When Ryan Zimmerman hits a homer, they should play the Coming to America clip where Murphy says, “In dee face,” at the basketball game.  Speaking of Africa (sentence intro commonly found on fantasy baseball blogs), why is it called Out of Africa if it’s in Africa?  Granted, I’ve never seen that movie, but the one thing I know about it is that it is in Africa!  Straight Outta Compton is in Compton, but they get OUTTA OF COMPTON!  This post is brought to you by Meryl Movie Lovers, or MeMoLos, as they’re commonly referred.  Two more homers for Ryan Zimmerman yesterday, bringing his season total to 19 homers.  Shame I didn’t believe in him (and still don’t).  Why do I have more doubt than Meryl Streep in a habit?  Answer me that, MeMoLos!  He’s 32 years old, and, in his last two years, he had 15 and 16 homers.  In eleven years, he’s only topped 26 homers once.  So, don’t even give me that crap that I should’ve seen this coming.  He’s hitting .372!  Last year, he hit .218 and .249 the year before, and only hit over .300 one year in his career.  He’s not having a career year.  Nope.  He’s combining all of his years together into one year, putting them into a Magic Bullet, pulverizing them for five minutes and drinking it.  And, like Meryl sold French cuisine to an American audience in Julie & Julia, I’m still selling Zimmerman.  Anyway, here’s what else I saw yesterday in fantasy baseball:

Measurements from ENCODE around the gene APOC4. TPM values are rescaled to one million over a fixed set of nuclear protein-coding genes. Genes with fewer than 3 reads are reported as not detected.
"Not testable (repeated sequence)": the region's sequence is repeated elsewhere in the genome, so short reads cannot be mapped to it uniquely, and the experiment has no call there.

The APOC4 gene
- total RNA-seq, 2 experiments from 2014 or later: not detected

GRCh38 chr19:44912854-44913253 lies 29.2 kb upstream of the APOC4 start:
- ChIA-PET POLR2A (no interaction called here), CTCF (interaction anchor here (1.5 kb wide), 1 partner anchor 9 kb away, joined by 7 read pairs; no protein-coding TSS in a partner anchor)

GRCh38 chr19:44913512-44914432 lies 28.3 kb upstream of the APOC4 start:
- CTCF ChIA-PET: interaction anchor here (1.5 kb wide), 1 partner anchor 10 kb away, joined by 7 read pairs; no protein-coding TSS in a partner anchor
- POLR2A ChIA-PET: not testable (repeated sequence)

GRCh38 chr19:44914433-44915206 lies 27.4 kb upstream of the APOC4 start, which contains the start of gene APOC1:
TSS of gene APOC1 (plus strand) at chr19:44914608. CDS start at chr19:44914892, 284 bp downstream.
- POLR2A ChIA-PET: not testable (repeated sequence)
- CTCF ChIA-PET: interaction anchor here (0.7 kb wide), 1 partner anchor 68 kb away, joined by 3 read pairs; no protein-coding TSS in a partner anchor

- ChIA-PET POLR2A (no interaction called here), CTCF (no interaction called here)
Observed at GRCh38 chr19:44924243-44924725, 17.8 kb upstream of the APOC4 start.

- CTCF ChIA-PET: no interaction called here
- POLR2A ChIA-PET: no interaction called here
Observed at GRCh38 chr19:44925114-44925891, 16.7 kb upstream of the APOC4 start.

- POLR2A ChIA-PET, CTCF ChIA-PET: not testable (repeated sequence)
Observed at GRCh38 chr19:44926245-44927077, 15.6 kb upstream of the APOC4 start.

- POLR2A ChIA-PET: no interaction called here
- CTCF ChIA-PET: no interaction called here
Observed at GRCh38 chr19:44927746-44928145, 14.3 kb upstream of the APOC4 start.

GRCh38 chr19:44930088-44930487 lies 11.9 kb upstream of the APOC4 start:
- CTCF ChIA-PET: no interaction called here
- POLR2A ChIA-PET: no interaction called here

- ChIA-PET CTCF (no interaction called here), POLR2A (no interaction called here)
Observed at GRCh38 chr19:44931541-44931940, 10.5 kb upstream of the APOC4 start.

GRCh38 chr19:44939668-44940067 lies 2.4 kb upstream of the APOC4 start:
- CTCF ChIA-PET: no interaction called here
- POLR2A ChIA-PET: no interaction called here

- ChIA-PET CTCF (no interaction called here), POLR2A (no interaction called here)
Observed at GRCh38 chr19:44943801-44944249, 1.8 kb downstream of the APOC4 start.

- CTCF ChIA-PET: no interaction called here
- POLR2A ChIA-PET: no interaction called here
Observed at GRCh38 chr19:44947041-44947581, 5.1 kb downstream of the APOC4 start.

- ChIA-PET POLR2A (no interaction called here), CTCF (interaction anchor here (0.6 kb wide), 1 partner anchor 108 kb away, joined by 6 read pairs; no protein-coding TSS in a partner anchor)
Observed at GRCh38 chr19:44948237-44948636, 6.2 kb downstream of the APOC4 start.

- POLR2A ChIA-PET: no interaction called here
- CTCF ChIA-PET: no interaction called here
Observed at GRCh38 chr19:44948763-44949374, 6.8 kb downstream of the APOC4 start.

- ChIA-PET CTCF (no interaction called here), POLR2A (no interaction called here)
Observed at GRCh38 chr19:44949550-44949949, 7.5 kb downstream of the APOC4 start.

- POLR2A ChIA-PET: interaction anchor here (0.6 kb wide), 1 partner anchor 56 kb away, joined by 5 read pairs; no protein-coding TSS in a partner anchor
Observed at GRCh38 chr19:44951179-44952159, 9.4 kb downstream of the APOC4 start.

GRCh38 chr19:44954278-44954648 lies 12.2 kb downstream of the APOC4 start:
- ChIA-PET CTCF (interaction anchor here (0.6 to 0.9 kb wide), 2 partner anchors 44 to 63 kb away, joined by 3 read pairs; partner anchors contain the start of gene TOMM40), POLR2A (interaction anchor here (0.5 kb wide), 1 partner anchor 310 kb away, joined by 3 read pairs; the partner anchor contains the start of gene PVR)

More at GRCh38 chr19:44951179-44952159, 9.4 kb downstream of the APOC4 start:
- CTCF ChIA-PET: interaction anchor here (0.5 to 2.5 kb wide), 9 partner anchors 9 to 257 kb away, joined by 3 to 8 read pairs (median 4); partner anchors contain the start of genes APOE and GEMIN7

Please, blog, may I have some more?

Yesterday, Jacob deGrom threw a complete game with 1 ER, 9 baserunners (4 BBs), 6 Ks, lowering his ERA to 4.33.  Oh, his peripherals are beautiful.  Velocity is fine, even up a tad up, and that’s not the new radar gun positioning talking.  For what it’s worth, a radar gun can’t talk.  His Ks are way up.  Walks are up too, but not quite to the point where it justifies his four-plus ERA.  His xFIP is even below where it was last year.  So, what explains his mediocre ERA besides the general answer of:  Mets gonna Mets?  He’s not throwing his cutter or change nearly as much and is almost entirely relying on a slider and four-seam fastball.  The change and cutter were never ‘big’ pitches for him, but mixing them in may have kept hitters honest like Abe Lincoln and iced tea.  His slider this year is barely a positive pitch for him.  Last year, it was a top 20 slider in the majors, right next to Sabathia, and that guy loves sliders!  As with most things Mets pitchers-related, it’s a conundrum wrapped inside a forklift of fortune cookies that is wrapped inside a turkey.  It’s called a turforkum.  Anyway, here’s what else I saw yesterday in fantasy baseball: